1. Defend the penalty points
Your first option is to defend the offence that would tip you over the 12-point limit.
So, imagine that you have nine points on your licence and you receive a Fixed Penalty Notice through the post for speeding. Accepting the penalty points would take you to 12 points, meaning you would face a totting up ban.
Therefore, you should investigate the possibility of defending the charge. Perhaps you were only speeding because of a genuine medical emergency? Or the speed camera had not been calibrated properly? Or the speed limit was not clearly signposted?
If you successfully defend the charge (which could be something other than a speeding offence), then you will save yourself from having to accept additional points on your licence. In turn, you will remain on nine points, meaning you avoid a totting up ban.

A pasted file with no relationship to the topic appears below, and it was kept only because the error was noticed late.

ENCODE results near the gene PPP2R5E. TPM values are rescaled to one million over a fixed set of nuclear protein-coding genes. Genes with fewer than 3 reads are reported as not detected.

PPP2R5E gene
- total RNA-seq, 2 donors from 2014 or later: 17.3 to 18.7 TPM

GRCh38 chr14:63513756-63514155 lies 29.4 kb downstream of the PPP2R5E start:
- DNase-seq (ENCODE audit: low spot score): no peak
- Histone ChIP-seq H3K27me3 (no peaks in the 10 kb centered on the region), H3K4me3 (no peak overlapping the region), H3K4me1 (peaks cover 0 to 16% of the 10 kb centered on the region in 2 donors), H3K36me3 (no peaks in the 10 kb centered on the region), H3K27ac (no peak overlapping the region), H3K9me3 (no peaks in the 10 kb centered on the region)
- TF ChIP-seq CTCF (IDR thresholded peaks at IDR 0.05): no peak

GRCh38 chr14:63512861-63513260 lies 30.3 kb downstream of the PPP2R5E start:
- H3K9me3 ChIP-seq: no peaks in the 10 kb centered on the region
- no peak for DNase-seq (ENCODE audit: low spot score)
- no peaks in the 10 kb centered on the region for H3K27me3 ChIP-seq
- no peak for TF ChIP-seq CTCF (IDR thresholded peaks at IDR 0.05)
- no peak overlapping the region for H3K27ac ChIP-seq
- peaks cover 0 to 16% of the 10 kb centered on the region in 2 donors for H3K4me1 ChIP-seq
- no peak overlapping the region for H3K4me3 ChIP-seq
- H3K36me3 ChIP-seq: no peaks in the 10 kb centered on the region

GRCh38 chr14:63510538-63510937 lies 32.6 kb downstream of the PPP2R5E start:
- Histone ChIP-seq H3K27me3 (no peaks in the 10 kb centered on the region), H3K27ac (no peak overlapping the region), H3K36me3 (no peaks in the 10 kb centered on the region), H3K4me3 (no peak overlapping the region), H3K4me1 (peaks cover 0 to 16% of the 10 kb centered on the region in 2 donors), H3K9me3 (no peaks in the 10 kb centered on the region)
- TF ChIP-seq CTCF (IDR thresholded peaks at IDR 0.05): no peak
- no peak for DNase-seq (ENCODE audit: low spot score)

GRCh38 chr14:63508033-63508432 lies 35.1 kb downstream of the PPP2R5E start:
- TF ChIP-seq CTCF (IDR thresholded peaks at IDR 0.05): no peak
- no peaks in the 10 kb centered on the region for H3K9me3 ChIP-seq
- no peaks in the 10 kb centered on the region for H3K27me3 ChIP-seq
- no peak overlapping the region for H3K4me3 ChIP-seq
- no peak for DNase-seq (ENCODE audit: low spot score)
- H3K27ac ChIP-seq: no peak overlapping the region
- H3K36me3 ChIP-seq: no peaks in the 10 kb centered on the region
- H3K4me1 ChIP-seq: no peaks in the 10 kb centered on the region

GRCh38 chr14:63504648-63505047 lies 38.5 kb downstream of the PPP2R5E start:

So, it is always worth speaking to our motor defence solicitors if you have been accused of a road traffic offence. If there is scope for successfully defending the charge, then you can plead not guilty in court. We can then present your case, working to secure an acquittal.
If you defend the charge, then a totting up ban become a moot point: you will not receive further penalty points.
2. Plead exceptional hardship
The only other way to avoid a totting up ban is to plead exceptional hardship. Exceptional hardship is when a driving ban would cause you, or others around you, to suffer. There is no exact definition as set out in law – it is assessed on a case-by-case basis.